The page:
Negative Arbitrage

Written By
Paul Tracy
Updated November 4, 2020

What is Negative Arbitrage?

Negative arbitrage occurs when the interest rate a borrower pays on its debt is higher than the interest rate the borrower earns on the money that will be used to repay the debt.

How Does Negative Arbitrage Work?

For example, let's assume that XYZ City wants to build several new bridges. It issues $100,000,000 of 5% municipal bonds in order to pay for the construction costs. The bond sale is successful, but while the offering is in process, interest rates fall across the board.

Once the offering is done and XYZ City obtains the $100,000,000, the city puts the bond proceeds in several bank accounts that it will use to pay for the construction as the costs are incurred. However, due to the changes in interest rates, XYZ City ends up earning only 2% in the bank accounts while paying bondholders 5%. Thus, XYZ City loses 3% due to negative arbitrage.

Bond issuers try to avoid negative arbitrage by creating draw-down funds, which allow borrowers to pay interest only on the portion of the proceeds that has been used. Draw-down funds are sometimes part of private placements. Investing proceeds more aggressively is another (albeit riskier) option.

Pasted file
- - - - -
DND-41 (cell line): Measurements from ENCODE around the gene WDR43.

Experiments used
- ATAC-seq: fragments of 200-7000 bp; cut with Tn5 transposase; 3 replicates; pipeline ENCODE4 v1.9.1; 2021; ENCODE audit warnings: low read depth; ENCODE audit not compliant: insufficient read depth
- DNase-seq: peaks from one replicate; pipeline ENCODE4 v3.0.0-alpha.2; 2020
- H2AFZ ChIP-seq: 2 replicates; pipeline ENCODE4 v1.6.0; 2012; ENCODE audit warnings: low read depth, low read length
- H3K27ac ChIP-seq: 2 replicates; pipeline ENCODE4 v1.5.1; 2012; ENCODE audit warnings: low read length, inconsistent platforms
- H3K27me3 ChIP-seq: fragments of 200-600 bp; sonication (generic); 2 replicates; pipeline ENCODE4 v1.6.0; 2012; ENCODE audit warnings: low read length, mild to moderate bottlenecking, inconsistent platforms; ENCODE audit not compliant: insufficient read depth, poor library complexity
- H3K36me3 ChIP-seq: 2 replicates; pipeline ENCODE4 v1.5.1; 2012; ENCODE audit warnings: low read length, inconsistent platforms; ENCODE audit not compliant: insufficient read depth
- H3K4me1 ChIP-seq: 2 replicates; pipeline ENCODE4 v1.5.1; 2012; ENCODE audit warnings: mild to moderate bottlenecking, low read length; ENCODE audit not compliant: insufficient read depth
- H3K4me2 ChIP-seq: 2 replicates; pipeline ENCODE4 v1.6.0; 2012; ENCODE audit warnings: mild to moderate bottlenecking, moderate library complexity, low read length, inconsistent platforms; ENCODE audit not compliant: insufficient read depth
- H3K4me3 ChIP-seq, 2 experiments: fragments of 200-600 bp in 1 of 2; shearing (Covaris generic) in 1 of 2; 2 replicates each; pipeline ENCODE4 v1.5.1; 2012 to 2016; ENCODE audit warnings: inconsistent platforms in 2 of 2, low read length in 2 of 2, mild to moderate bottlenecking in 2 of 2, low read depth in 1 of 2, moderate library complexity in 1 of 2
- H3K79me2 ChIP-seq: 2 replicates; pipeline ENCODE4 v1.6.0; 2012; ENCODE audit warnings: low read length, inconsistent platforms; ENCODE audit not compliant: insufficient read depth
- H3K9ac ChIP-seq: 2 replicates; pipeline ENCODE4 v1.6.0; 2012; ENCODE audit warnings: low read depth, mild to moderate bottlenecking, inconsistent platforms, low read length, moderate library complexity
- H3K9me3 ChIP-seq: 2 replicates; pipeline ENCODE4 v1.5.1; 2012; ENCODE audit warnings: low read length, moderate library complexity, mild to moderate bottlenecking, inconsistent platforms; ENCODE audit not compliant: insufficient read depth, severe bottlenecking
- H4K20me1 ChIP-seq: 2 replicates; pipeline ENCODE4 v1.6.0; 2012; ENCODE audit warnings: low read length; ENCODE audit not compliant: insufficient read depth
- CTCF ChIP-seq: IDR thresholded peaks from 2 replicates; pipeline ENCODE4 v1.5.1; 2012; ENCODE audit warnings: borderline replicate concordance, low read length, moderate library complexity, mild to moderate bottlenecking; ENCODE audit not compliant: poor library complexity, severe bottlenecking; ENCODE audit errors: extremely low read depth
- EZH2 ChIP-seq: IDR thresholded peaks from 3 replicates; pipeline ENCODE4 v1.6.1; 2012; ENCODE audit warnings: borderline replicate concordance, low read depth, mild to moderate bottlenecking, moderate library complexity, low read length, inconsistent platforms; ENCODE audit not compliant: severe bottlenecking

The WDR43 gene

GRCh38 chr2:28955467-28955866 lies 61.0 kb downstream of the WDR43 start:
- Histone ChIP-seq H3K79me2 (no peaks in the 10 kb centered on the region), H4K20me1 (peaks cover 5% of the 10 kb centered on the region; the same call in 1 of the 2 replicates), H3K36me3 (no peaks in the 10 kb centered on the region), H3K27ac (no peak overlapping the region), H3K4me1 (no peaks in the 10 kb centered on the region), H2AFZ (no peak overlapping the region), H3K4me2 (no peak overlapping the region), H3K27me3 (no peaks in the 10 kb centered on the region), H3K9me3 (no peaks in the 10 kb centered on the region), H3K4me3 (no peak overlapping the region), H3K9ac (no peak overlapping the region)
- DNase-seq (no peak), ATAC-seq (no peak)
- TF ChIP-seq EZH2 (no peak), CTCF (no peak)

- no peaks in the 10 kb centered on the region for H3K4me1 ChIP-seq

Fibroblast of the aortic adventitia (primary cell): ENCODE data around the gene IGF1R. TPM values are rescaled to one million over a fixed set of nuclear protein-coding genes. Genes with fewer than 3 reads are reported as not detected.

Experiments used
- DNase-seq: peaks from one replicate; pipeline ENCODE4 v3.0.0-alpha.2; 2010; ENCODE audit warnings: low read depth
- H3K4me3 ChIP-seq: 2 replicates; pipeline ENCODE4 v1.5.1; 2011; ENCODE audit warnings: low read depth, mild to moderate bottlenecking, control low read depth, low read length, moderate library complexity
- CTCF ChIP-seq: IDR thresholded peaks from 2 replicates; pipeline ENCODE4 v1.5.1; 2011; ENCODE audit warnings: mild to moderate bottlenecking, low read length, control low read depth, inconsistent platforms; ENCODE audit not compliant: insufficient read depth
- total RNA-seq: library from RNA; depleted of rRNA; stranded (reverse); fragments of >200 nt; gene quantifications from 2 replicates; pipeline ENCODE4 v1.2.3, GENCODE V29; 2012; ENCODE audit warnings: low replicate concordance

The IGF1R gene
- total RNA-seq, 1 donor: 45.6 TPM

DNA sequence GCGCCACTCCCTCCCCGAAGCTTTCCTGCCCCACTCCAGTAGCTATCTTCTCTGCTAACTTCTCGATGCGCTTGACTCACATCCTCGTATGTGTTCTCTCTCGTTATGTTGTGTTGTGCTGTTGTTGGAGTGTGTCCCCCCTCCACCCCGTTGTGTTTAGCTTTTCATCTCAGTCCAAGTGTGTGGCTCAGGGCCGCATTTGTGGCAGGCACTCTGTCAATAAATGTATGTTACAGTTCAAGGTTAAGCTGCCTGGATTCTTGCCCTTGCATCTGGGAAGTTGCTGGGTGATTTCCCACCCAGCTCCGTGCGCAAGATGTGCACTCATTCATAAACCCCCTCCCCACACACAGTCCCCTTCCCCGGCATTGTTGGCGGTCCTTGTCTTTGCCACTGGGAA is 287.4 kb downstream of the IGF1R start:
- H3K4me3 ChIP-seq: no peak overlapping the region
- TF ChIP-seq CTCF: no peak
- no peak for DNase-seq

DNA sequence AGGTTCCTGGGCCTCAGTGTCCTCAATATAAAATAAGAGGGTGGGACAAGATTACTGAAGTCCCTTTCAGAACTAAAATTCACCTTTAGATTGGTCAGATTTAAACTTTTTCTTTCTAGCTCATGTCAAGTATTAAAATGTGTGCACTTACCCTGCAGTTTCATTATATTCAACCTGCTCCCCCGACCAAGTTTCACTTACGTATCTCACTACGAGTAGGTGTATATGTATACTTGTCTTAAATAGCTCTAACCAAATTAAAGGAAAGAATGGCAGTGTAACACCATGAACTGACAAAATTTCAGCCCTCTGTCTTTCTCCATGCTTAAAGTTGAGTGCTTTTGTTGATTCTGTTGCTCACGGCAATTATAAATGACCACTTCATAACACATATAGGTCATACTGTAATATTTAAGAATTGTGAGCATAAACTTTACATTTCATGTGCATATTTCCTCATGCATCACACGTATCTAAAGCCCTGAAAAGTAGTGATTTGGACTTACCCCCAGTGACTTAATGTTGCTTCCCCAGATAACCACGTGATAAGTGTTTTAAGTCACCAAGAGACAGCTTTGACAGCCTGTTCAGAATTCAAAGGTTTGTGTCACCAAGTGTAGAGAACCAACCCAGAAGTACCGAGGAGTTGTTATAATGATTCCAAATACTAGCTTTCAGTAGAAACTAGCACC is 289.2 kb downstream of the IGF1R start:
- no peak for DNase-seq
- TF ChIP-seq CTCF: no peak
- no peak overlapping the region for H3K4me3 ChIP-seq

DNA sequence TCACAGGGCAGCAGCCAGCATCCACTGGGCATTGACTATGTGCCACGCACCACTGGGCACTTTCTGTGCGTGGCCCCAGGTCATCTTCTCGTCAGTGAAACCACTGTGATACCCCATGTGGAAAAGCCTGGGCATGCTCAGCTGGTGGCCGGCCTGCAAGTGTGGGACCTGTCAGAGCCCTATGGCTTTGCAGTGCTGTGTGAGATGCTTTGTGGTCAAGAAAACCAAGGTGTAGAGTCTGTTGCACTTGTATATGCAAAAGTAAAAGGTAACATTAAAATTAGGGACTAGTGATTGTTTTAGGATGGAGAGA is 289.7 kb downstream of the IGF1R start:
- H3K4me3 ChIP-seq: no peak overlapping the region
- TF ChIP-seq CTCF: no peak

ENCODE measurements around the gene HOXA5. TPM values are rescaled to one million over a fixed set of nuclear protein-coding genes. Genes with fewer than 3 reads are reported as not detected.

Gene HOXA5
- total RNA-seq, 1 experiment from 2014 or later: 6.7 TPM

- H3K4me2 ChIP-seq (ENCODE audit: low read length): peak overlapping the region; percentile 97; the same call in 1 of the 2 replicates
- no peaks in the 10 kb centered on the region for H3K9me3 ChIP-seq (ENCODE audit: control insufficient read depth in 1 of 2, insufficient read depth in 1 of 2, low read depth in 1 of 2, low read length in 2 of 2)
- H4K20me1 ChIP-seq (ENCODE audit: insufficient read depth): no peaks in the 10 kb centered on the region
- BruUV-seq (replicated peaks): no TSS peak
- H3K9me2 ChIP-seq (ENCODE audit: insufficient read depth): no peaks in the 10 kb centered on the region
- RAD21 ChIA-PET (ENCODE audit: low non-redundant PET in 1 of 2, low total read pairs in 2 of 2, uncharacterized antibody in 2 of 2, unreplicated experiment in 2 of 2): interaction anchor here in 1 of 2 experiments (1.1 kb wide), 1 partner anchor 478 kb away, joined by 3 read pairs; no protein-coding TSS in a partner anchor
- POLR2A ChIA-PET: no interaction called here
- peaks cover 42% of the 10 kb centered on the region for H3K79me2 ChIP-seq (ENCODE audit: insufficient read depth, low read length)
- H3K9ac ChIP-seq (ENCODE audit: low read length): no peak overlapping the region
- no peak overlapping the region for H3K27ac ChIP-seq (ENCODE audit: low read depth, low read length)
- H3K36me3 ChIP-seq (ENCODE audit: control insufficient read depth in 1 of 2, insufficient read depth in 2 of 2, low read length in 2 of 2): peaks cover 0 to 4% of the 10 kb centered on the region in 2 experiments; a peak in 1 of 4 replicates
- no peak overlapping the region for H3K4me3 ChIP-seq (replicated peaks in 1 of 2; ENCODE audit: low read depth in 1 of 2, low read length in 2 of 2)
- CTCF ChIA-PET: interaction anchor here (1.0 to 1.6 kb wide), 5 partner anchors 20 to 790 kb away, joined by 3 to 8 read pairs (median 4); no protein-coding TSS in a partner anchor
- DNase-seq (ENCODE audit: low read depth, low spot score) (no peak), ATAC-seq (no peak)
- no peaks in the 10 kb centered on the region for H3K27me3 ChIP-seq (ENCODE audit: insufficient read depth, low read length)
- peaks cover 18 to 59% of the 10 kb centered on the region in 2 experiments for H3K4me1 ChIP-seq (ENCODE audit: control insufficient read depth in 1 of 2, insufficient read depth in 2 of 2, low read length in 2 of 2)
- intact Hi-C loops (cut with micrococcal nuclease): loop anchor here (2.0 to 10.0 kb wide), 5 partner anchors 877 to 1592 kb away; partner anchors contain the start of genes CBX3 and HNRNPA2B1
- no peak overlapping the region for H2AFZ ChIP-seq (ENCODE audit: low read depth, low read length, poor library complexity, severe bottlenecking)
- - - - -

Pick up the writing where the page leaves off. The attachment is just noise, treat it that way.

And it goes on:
Why Does Negative Arbitrage Matter?

Negative arbitrage is an opportunity cost. In our example, changes in interest rates forced XYZ City to invest at a lower rate than it pays out. In turn, less money is available for the actual construction costs. This is one example of how Federal Reserve efforts to stimulate the economy by lowering short term interest rates can actually increase opportunity costs and inadvertently stymie infrastructure investment.

Activate your free account to unlock our most valuable savings and money-making tips
  • 100% FREE
  • Exclusive money-making tips before we post them to the live site
  • Weekly insights and analysis from our financial experts
  • Free Report - 25 Ways to Save Hundreds on Your Monthly Expenses
  • Free Report - Eliminate Credit Card Debt with these 10 Simple Tricks
Ask an Expert
All of our content is verified for accuracy by Paul Tracy and our team of certified financial experts. We pride ourselves on quality, research, and transparency, and we value your feedback. Below you'll find answers to some of the most common reader questions about Negative Arbitrage.
Be the first to ask a question

If you have a question about Negative Arbitrage, then please ask Paul.

Ask a question

Paul has been a respected figure in the financial markets for more than two decades. Prior to starting InvestingAnswers, Paul founded and managed one of the most influential investment research firms in America, with more than 3 million monthly readers.

If you have a question about Negative Arbitrage, then please ask Paul.

Ask a question Read more from Paul
Paul Tracy - profile
Ask an Expert about Negative Arbitrage

By submitting this form you agree with our Privacy Policy

Don't Know a Financial Term?
Search our library of 4,000+ terms